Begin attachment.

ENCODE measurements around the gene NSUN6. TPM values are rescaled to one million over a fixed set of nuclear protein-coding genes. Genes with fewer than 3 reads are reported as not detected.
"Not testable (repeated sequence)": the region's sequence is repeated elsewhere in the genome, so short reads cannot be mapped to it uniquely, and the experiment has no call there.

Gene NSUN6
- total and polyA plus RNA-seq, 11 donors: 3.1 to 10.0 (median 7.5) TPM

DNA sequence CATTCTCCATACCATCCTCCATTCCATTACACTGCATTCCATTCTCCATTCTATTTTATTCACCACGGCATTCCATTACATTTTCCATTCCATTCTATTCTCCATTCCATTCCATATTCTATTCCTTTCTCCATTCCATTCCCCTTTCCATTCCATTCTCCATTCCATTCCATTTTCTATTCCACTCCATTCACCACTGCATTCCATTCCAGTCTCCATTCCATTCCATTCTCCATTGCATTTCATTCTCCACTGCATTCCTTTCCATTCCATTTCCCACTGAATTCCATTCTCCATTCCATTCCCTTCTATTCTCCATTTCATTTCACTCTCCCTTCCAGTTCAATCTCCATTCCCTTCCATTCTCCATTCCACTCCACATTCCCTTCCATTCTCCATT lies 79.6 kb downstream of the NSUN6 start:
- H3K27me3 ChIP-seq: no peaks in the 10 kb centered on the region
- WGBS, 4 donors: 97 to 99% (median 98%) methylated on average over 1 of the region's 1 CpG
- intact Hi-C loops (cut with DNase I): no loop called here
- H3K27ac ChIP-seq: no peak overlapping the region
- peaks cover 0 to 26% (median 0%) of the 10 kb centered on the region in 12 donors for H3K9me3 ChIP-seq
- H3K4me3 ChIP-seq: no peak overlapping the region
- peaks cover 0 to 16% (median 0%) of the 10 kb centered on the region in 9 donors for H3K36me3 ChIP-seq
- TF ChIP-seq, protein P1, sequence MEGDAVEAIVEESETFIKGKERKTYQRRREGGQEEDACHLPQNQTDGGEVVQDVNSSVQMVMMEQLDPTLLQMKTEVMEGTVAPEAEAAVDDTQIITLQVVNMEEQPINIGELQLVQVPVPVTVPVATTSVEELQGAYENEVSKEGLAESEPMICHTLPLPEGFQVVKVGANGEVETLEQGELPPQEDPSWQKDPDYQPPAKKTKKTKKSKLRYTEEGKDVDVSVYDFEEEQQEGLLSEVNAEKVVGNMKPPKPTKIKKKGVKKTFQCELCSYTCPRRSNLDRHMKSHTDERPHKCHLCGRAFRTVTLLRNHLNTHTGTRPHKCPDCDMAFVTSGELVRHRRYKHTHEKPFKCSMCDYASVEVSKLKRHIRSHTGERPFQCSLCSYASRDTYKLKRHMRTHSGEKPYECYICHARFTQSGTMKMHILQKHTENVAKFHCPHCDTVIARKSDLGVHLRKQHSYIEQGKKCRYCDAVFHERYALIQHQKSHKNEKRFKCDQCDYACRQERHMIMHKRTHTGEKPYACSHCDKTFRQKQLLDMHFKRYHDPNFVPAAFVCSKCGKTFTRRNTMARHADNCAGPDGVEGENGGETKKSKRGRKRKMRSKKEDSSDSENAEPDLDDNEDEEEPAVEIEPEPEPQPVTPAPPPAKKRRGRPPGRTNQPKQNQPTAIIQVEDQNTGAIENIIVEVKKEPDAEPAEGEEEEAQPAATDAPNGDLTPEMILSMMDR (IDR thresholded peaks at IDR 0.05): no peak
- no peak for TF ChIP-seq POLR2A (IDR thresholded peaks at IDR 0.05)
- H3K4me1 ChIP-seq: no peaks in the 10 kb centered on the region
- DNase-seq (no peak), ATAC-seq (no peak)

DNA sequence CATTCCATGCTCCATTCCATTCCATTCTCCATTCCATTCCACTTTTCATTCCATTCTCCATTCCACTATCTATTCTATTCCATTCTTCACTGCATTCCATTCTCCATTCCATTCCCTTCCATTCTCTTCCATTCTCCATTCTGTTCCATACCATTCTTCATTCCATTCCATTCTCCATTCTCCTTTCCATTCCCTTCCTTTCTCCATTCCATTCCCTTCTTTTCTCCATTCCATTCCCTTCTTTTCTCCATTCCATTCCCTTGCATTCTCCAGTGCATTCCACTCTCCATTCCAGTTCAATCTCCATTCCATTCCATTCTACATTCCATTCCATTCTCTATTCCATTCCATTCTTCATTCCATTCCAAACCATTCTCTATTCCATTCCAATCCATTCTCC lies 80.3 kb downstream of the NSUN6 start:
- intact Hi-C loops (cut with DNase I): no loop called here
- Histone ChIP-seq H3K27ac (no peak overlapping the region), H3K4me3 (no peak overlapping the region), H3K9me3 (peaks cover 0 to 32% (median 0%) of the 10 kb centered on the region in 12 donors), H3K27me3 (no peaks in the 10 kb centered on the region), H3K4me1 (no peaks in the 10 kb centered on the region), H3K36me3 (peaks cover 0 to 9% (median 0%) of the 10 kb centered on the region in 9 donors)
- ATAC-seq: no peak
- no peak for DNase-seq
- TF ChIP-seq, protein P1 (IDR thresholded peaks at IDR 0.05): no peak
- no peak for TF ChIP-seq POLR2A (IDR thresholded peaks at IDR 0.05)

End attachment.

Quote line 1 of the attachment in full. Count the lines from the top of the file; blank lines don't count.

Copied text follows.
ENCODE measurements around the gene NSUN6. TPM values are rescaled to one million over a fixed set of nuclear protein-coding genes. Genes with fewer than 3 reads are reported as not detected.